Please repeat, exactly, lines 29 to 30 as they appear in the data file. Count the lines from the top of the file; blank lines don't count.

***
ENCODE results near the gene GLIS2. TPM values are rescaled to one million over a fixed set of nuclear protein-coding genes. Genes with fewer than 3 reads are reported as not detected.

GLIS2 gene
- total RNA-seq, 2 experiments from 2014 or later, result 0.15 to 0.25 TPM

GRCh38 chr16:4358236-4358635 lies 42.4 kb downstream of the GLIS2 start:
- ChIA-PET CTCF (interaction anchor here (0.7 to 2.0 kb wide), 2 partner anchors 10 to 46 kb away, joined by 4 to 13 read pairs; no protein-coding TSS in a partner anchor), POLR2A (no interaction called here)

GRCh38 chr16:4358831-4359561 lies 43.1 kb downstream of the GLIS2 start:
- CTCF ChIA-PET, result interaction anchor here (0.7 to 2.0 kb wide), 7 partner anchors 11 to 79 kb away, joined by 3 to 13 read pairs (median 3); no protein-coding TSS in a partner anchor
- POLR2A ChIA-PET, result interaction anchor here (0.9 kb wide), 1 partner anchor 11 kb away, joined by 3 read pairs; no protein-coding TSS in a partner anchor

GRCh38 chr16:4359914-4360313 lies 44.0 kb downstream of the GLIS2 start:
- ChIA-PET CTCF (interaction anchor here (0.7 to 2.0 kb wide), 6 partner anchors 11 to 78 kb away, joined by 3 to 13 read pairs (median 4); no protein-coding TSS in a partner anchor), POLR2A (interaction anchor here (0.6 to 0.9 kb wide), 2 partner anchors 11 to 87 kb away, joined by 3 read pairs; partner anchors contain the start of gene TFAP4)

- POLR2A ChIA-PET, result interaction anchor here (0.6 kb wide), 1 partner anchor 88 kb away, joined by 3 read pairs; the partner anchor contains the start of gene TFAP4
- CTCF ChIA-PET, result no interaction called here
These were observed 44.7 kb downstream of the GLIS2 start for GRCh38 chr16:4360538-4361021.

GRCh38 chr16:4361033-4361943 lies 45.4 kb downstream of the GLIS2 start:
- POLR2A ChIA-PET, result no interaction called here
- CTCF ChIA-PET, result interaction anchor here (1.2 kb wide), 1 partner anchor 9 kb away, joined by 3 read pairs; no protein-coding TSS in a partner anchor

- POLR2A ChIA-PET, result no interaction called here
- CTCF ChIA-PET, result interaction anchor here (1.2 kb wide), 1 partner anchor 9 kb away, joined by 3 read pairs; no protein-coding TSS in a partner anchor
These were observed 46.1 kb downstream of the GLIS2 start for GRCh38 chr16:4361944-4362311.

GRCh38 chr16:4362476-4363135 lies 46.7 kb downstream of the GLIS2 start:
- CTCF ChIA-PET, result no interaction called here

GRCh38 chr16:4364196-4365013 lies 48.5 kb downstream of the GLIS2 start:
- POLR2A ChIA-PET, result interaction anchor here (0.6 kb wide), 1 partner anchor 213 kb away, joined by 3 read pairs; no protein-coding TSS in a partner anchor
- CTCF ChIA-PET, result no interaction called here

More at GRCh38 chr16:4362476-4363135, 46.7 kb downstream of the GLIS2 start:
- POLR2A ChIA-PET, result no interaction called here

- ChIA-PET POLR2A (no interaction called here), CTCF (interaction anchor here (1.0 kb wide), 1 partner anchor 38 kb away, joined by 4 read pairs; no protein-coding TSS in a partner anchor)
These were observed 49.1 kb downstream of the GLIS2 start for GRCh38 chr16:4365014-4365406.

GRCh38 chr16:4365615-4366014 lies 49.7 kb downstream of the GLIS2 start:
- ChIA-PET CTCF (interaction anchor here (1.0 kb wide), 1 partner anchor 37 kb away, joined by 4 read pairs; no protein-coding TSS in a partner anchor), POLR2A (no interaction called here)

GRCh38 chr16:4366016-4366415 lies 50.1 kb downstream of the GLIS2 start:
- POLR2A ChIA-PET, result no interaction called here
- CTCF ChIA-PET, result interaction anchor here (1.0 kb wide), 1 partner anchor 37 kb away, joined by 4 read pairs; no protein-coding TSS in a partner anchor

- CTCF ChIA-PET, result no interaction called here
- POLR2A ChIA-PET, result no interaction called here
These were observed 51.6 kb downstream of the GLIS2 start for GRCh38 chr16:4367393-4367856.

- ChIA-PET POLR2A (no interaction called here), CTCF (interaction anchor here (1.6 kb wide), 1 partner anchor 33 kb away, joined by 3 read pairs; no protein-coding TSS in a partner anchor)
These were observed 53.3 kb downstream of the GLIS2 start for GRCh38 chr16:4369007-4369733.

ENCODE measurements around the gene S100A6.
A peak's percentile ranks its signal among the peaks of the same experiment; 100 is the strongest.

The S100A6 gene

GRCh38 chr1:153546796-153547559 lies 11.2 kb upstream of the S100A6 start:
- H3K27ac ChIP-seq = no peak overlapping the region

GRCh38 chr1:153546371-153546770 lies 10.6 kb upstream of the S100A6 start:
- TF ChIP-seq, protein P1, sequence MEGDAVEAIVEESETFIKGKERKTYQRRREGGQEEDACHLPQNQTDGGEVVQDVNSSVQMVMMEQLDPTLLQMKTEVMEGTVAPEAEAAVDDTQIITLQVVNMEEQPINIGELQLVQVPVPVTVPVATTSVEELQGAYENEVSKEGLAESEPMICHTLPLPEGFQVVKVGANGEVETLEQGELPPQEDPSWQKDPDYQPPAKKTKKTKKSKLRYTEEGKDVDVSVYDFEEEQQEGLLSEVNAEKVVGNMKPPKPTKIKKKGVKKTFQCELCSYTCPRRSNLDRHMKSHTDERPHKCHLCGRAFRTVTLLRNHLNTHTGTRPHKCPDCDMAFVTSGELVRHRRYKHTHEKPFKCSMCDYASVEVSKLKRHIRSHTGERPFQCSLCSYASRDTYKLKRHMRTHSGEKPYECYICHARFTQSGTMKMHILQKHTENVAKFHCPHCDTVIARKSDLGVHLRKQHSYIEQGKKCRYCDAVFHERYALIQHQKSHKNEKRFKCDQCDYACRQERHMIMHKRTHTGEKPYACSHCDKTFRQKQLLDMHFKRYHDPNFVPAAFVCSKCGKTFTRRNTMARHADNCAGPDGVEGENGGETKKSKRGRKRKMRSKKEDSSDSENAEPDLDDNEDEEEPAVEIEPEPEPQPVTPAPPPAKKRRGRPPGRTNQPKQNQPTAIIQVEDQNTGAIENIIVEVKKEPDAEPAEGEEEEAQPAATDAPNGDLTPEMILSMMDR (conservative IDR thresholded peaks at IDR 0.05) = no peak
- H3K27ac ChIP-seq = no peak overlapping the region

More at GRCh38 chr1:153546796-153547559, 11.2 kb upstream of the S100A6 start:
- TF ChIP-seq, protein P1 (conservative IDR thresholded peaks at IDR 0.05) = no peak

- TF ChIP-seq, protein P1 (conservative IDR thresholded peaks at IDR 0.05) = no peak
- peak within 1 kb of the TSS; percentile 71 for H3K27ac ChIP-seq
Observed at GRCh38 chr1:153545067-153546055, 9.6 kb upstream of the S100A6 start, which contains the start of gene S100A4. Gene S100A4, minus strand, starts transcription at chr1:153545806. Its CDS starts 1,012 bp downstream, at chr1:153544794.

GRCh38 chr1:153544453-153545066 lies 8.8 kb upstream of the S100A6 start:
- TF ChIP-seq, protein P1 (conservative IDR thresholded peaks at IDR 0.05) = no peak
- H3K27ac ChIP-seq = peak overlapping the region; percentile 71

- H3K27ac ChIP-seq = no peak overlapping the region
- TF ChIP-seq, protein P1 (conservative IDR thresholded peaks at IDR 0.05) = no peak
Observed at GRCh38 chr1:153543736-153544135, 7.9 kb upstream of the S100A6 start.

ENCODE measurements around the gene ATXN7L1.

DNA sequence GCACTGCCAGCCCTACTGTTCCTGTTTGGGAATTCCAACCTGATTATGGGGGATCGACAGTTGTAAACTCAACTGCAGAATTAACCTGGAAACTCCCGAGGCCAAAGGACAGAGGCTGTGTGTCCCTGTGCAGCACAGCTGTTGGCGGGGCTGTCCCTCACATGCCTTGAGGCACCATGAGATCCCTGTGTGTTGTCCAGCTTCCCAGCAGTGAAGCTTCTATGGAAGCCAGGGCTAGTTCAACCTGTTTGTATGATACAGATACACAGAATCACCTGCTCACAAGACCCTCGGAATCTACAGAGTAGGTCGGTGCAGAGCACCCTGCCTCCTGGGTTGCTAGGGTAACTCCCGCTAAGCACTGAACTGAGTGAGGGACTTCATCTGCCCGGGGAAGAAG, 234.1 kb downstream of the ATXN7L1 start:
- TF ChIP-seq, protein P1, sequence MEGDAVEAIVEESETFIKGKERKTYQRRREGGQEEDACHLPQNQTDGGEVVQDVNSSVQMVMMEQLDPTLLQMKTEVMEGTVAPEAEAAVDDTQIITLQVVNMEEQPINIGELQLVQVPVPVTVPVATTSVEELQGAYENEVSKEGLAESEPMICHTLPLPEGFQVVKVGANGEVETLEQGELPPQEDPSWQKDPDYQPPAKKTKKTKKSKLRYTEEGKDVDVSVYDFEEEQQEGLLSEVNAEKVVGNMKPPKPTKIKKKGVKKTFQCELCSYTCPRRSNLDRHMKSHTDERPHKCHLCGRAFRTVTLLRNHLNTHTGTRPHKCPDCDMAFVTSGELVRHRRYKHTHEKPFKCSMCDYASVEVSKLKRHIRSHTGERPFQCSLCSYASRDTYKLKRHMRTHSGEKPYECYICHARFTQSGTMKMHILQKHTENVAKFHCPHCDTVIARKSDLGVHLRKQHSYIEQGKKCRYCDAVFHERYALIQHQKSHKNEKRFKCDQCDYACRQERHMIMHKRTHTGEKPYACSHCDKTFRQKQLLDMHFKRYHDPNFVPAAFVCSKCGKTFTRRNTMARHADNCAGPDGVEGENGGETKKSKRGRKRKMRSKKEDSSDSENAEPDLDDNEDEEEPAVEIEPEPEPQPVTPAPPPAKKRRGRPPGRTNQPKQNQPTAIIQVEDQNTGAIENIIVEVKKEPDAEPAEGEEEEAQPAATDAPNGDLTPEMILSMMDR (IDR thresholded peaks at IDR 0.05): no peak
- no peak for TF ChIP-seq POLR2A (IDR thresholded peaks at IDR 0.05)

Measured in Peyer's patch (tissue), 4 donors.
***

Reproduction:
GRCh38 chr16:4365615-4366014 lies 49.7 kb downstream of the GLIS2 start:
- ChIA-PET CTCF (interaction anchor here (1.0 kb wide), 1 partner anchor 37 kb away, joined by 4 read pairs; no protein-coding TSS in a partner anchor), POLR2A (no interaction called here)